Note: if any of the following conditions are true, it is important that you seek professional help immediately to make sure your computer is protected from malware.

a. You cannot find your anti-virus program

b. Your anti-virus program cannot successfully check for updates

c. Your anti-virus program does not seem to be working properly

If you are not sure whether your anti-virus software is working (or if you computer even has anti-virus software), you may wish to download and run Microsoft Security Essentials. This is a free anti-virus program from Microsoft. While some professionals may argue that this is not as effective as any of the commercial brands of anti-virus software (Sophos, Symantec, McAfeeTrend Micro, Panda, etc), it’s better than having nothing at all.

December 1, 2012 Update: Microsoft Security Essentials has lost its certification as being an effective anti-virus program. Full test results available here in an easy to read chart. Note the absence of the “AVTest Certified” logo next to Microsoft Security Essentials.

Several free anti-virus programs are worthy of consideration: AVG, Avast, Zone Alarm Free Antivirus + Firewall, Panda Cloud Anti-Virus. I cannot stress enough the need for every PC user to have a healthy, working, properly configured anti-virus program on their computer at all times.

Block Javascript in Adobe Acrobat

Simple how-to instructions for blocking Javascript in Adobe Acrobat Reader in Windows, Linux, and Mac systems.

Reducing the attack surface in Adobe reader is an important step in reducing malware attacks. The vast majority of all PDFs do not contain Javascript, but Javascript-embedded PDF files is a well known method used to attempt to compromise end user systems. This can occur in phishing scams where e-mail messages contain infected PDF files, or links point to infected PDF files hosted on web sites.

Adobe Reader on Mac. Click for full size image.

Here is how to block Javascript in Adobe Acrobat 10 for Mac. Go to Acrobat > Preferences > Javascript and uncheck Enable Acrobat Javascript.  Then click OK.

Similarly, in Adobe Reader X on Windows, go to Edit > Preferences > Javascript and uncheck the Enable Acrobat Javascript, then click OK.

Likewise, for Adobe Reader 9 on Linux, go to File > Properties > Javascript and uncheck Enable Acrobat Javascript, then click OK.

Adobe Reader on windows. Click for full size image.

Click the thumbnails to view screen shots for Mac, Windows, and Linux.

Adobe Reader in Linux. Click for full size image.

Social media safety during the holidays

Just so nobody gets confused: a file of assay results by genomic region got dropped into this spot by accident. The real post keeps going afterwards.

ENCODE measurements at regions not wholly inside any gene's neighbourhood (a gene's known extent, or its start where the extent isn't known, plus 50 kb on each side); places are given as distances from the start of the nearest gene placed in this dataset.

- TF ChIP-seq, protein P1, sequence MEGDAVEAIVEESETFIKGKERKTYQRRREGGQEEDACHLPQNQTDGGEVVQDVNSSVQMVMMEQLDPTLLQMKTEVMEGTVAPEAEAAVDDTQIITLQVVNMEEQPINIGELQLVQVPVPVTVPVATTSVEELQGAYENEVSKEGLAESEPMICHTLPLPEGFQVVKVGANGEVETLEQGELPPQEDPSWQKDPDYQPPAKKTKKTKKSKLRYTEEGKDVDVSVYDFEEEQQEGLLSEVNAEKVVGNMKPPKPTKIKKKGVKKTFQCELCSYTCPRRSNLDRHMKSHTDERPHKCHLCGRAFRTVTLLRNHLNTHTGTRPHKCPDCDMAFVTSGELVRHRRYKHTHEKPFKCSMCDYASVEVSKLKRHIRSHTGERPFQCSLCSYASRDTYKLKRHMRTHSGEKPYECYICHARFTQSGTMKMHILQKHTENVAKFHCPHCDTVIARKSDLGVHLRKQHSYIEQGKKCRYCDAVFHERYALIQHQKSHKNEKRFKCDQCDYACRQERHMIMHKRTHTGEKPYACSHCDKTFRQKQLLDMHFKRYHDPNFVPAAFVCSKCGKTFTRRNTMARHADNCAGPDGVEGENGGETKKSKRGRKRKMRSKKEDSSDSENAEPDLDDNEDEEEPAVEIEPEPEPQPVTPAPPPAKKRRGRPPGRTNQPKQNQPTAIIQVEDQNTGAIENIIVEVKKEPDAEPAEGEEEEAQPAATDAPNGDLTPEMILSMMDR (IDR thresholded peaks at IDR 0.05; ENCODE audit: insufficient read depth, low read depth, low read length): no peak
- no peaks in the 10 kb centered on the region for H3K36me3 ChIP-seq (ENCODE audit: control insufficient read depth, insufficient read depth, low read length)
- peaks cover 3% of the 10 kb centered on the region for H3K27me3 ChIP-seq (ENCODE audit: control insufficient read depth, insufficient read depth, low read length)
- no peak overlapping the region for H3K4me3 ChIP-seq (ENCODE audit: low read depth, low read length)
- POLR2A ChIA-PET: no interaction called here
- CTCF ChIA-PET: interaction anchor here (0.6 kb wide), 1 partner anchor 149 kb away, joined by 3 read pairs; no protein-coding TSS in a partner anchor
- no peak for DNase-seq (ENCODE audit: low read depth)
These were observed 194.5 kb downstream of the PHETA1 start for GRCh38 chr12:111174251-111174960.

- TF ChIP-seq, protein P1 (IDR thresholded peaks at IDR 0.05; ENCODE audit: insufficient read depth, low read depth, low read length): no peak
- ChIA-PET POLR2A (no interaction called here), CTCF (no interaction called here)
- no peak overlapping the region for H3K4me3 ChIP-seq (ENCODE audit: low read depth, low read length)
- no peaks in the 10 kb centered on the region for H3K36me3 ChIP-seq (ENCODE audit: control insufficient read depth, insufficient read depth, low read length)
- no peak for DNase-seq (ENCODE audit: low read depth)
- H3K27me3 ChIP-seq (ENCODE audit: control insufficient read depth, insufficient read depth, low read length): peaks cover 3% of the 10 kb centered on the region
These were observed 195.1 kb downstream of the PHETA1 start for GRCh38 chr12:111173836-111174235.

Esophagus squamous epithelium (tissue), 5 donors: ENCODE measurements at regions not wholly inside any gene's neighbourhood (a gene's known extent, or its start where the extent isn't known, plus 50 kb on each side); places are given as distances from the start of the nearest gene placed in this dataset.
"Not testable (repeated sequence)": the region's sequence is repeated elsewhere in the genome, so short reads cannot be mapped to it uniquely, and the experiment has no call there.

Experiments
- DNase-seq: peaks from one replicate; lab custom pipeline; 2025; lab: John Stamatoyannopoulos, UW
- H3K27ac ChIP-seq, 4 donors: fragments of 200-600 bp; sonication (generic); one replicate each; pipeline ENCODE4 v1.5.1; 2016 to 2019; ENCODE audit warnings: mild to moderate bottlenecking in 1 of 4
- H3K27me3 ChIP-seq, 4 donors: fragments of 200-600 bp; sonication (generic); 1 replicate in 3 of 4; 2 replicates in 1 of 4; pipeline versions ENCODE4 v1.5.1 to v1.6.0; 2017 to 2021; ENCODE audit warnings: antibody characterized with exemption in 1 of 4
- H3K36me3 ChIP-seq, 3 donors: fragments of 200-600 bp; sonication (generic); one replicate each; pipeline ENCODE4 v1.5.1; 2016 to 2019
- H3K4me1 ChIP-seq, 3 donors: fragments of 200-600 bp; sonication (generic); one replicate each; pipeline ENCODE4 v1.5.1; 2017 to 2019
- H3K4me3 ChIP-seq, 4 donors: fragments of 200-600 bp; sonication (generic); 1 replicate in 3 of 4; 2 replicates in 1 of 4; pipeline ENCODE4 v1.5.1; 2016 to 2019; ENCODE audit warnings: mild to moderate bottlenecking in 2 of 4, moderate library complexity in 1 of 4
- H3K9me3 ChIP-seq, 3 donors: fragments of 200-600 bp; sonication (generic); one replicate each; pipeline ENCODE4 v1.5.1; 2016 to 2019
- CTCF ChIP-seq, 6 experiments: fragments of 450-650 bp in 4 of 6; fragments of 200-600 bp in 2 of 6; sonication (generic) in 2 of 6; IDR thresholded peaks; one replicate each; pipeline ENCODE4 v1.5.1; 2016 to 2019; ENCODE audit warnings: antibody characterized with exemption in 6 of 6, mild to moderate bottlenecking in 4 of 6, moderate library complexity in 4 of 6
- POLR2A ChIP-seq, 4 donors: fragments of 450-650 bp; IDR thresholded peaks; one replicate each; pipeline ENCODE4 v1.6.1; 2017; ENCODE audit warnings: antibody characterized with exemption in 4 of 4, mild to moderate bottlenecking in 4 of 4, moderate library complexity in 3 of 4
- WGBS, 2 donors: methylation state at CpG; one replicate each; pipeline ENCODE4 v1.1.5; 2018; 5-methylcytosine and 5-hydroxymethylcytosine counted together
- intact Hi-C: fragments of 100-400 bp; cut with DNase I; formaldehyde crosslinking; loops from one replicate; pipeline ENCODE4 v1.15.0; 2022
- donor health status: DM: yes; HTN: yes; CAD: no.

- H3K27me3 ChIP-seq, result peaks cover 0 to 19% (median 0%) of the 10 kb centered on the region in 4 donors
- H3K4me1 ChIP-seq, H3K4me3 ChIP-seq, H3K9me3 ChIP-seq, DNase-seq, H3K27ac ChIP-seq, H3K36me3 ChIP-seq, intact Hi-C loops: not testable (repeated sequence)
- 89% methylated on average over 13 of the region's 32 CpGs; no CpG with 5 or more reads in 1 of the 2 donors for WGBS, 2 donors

The late-year holidays (Thanksgiving, Hanukkah, Christmas) are known for travel, visiting with friends and family, and gift giving and receiving. Any time of year is a time for sharing some details of our lives with others through social media outlets such as FaceBook, Twitter, MySpace, and personal blogs.

During this time of year, it is especially important that you protect yourself from online threats, some of which are caused by others, and some of which are caused by you! Follow these steps to keep your property and your online presence safe during the holidays:

Don’t announce your travel in advance. If you post something like, “leaving home for Philadelphia for five days”, you are announcing to the world that your home may be vacant for extended periods of time, inviting burglaries.  Make your posts more vague, such as “spending Christmas with brothers and parents”, which might be where you live, or not.

Don’t gloat about your gifts. Similarly, if you talk about your new Kinect,  Wii, or iPad online, you may be sharing news of your loot with too many outsiders. Instead, be more discrete and share news about your new things more privately.

Limit FaceBook exposure. Check your privacy settings in FaceBook. Consider setting up one or more groups of family and friends, to limit how wide your announcements are sent. My wife and I have “immediate family”, “family”, and other groups of highly-trusted individuals with whom we may share things about travel, gifts, and other personal matters, so that the entire world doesn’t know that we might not be home at the moment.  Similarly, limit the FaceBook applications that you allow to access your personal data. Some FaceBook applications are malevolent and are designed to steal your information and use it against you.

Get a security tune-up. Follow easy steps to ensure that your anti-virus and firewall are working, and that your patches and browser are up to date. Do this before you shop online, to limit the chances that your credit cards will be compromised.